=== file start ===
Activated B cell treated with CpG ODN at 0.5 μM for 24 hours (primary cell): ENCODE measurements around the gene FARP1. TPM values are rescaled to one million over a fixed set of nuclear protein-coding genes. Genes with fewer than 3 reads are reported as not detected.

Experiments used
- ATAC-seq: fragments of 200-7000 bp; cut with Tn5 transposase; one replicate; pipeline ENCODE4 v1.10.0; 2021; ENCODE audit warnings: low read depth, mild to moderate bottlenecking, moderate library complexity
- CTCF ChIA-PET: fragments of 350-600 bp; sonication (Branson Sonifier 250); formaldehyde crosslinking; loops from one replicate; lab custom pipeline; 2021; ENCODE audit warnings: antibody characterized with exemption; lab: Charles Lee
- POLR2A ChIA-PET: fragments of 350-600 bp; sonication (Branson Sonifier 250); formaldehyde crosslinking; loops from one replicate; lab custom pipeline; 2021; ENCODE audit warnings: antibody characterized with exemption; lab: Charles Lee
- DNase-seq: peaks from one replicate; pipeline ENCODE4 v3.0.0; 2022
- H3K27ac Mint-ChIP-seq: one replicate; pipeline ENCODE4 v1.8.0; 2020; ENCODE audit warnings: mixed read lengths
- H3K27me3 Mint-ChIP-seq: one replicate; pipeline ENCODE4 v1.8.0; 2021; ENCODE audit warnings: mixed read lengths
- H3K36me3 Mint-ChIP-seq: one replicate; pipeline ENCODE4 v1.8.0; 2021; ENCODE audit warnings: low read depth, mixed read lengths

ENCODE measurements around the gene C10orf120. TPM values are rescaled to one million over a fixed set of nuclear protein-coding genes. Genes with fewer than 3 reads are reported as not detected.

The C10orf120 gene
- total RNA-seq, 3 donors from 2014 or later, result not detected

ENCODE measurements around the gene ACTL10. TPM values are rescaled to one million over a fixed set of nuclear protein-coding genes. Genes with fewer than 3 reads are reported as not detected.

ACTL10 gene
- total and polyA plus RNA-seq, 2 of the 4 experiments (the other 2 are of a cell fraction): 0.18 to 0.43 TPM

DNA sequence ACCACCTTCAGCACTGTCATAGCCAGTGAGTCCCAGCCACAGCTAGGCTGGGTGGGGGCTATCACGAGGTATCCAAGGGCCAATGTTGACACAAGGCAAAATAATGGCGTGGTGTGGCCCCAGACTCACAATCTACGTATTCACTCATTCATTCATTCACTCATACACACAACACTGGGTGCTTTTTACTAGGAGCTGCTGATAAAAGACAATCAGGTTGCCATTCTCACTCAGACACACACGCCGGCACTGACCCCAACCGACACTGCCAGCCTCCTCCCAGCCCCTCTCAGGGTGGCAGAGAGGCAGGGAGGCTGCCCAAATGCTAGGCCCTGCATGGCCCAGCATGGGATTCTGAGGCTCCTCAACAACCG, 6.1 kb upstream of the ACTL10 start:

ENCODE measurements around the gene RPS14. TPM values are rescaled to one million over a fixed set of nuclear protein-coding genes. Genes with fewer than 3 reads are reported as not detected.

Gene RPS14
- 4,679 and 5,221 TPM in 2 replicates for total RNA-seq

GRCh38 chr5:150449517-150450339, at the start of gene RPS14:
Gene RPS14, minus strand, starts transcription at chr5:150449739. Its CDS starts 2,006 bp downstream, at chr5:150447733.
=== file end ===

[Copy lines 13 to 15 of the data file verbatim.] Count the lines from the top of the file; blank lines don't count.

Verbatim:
ENCODE measurements around the gene ACTL10. TPM values are rescaled to one million over a fixed set of nuclear protein-coding genes. Genes with fewer than 3 reads are reported as not detected.

ACTL10 gene
- total and polyA plus RNA-seq, 2 of the 4 experiments (the other 2 are of a cell fraction): 0.18 to 0.43 TPM